A news story about a kid purchasing an e-cigarette is bound to get those opposed to the technology up in arms, and a recent story from British Columbia drives that fact home very clearly indeed.
The province’s medical health officer Dr. Perry Kendal repeated the tired old “it’s an unregulated product” lines, repeating fears that “there’s a danger they become attractive to young people” after hearing the news.
Ordinarily, this would be where we went over the research on the topic (which, if you’re interested, confirms that young people who vape are almost all smokers, and no non-smoking youth has been documented to go from vaping to regular smoking), but there’s something especially ridiculous about this particular story. The e-cigarette didn’t even contain nicotine.
An 11 year old boy from the suburban community of Tsawwassen in British Columbia went down to a local store, the Lottery Ticket Center, and picked up a nicotine-free e-cig for $10. The store owner Jasper Lee said he was “very sorry” for allowing the sale, and thought it was just like selling a candy cigar or a stick of licorice. The boy returned home apparently happy with his purchase, going to tell his father and trying to blow some vapor-rings. His dad was incensed, and stormed down to the store to get a refund and a frank apology.
The reporting of this incident is very much focused on the unproven and fairly unrealistic imaginary scenario that kids who wouldn’t otherwise have smoked will be lured into lifelong addiction through their experimentation with e-cigarettes. Of course, it would be fairly shocking to walk past an 11 year old on the street who was vaping, but can we really deny that children are going to try to emulate adult behaviors? With some people still continuing to enjoy an – albeit deadly – fully legal substance as consenting and free individuals, can we really say that this young boy wouldn’t have just pretended to smoke with a pen and the visual assistance of warm breath on a cold morning if e-cigs didn’t exist? Isn’t this fascination one of the reasons children still smoke in significant numbers?
Unless you’re trying to stimulate fear of e-cigarettes or bag yourself readers for a news article, the answers are fairly obvious. It’s a fact of developmental neurology that teens are more likely to engage in behavior like smoking. With fully developed “reward” pathways but still-forming higher decision making areas – responsible for things like accurately weighing potential consequences of our actions – it’s an inevitability that some teens and developing kids will find a way to put themselves at risk.
Youth E-Cig Use and the Fear of Smoking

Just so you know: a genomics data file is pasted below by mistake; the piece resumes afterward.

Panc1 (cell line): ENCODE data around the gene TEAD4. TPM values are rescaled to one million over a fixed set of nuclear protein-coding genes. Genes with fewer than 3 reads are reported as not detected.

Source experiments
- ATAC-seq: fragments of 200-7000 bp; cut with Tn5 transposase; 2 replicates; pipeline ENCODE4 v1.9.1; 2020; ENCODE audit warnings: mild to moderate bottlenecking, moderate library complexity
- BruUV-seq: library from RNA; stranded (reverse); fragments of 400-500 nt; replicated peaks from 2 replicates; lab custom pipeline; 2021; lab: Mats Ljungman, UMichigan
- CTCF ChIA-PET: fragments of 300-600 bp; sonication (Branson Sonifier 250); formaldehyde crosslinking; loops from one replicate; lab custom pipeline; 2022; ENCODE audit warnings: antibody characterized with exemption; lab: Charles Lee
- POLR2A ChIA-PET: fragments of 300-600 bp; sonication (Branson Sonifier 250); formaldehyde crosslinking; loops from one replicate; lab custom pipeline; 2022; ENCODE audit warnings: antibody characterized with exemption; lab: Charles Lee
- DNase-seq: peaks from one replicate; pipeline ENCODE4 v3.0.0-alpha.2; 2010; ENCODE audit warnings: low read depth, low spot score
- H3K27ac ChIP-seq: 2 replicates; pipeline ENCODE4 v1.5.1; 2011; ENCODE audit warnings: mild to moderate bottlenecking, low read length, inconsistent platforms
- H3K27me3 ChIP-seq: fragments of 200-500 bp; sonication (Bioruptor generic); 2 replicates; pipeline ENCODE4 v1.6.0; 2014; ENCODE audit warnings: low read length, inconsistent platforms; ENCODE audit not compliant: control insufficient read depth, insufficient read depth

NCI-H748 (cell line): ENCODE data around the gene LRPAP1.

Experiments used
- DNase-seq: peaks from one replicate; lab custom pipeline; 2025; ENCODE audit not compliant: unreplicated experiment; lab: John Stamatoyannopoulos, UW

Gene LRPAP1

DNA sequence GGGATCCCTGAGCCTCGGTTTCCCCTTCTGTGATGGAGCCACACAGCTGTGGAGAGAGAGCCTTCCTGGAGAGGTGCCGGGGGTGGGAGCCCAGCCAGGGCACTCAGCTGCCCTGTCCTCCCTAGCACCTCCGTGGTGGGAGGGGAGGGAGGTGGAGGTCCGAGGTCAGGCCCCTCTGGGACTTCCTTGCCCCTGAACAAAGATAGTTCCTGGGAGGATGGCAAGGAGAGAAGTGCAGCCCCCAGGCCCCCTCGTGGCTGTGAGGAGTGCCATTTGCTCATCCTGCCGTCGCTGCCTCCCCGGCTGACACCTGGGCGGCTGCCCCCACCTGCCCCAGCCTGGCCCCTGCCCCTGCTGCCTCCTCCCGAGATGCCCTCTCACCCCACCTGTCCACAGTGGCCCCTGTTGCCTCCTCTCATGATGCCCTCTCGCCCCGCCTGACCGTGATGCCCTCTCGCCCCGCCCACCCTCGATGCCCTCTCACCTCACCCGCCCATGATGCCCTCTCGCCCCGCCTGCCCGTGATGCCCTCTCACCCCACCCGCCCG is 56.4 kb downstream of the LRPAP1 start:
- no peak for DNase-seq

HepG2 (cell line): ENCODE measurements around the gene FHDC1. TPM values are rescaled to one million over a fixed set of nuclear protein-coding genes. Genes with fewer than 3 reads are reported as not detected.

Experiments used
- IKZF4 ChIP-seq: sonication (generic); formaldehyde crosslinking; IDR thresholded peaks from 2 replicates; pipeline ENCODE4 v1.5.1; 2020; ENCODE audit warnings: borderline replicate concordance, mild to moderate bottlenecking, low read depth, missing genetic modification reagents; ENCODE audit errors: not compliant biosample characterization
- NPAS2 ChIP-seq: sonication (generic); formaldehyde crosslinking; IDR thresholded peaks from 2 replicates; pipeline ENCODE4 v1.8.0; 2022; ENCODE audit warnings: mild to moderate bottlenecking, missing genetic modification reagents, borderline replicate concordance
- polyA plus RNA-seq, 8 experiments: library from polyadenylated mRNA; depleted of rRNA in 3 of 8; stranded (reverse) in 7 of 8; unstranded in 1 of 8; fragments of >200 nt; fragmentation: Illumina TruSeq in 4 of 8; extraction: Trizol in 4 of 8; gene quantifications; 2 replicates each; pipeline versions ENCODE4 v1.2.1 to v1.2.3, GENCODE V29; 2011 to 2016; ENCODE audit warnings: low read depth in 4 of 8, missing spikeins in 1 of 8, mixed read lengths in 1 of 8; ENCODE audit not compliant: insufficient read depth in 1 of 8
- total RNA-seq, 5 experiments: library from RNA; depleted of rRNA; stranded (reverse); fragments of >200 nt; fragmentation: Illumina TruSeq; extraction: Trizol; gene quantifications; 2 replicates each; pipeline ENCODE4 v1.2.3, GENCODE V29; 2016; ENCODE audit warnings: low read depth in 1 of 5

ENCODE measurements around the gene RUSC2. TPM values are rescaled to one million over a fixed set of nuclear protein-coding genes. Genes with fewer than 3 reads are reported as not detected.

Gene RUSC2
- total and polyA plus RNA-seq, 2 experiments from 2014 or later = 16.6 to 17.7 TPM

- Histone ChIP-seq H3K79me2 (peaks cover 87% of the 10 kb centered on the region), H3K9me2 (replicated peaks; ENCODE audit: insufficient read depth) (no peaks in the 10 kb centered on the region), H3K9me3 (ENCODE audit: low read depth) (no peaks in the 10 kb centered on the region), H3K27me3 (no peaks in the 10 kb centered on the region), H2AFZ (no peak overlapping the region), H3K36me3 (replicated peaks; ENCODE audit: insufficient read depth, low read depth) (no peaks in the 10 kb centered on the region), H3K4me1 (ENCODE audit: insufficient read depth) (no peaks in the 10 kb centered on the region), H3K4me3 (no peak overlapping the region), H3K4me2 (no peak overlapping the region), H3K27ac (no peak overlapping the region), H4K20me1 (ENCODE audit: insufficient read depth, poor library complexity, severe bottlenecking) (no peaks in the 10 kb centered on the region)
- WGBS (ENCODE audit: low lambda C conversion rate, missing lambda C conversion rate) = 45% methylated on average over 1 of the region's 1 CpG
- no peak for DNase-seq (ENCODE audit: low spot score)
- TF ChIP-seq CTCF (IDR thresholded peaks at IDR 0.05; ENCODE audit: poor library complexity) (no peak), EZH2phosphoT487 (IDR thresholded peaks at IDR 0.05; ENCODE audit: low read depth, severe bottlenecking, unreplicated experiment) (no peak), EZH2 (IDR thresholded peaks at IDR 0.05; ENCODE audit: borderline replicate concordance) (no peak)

These are interesting and challenging issues, but with the undeniable risks of smoking, it’s understandably worrying for any child to develop a smoking-like behavior. But we need to be sensible. This kid didn’t smoke (as many do), nor did he even consume an addictive drug (unless he, I don’t know, drank some coffee), and yet there is still concern.
Dr. Perry Kendall wants to crack down on nicotine-free e-cigs for fear they’ll lure kids into addiction, in blind ignorance of the underlying desire that led the child to want to do something that looks like smoking in the first place. This isn’t normal behavior. Something in this kid made him choose to take this action at such a young age, and it’s absurd to think that e-cigarettes serve as anything other than much, much safer outlet for this pre-existing interest.
In fact, there’s no evidence that nicotine-containing e-cigs lead kids into long-term vaping (and even less suggesting a smoking “gateway” of any kind), so without nicotine you’re just left with a kid vaporizing food flavorings and the stuff they widely use in pharmaceuticals, shampoos and fog machines. How you’d accomplish a ban on kids buying batteries, food flavorings or a very safe and widely-used chemical is another matter entirely.
However, it must be said that it’s not good to encourage smoking-like behavior, and – although there’s no reason to be particularly worried about it – there’s no real point in letting kids vape non-nicotine liquids, so a law prohibiting it wouldn’t be entirely idiotic.
The only problem you run into is when you start to ask those sensible questions again. This kid wanted to blow smoke rings – how would he have pursued that interest otherwise? From a public health perspective, isn’t the small, unproven risk of him progressing to smoking from non-nicotine vaping worth taking to discourage him from trying a cigarette to fulfill his sensory interest?
Conclusion – Another Opportunity to Criticize E-Cigs
Yet again, this seems nothing other than a single case in the media, backed by an outraged doctor, which will come to outweigh the significant evidence against the “e-cigs are a gateway to smoking” hypothesis in the minds of the public, and sadly, many lawmakers. It’s another sad chapter in which scare-stories are promoted and results of research into this issue are either misinterpreted or hidden.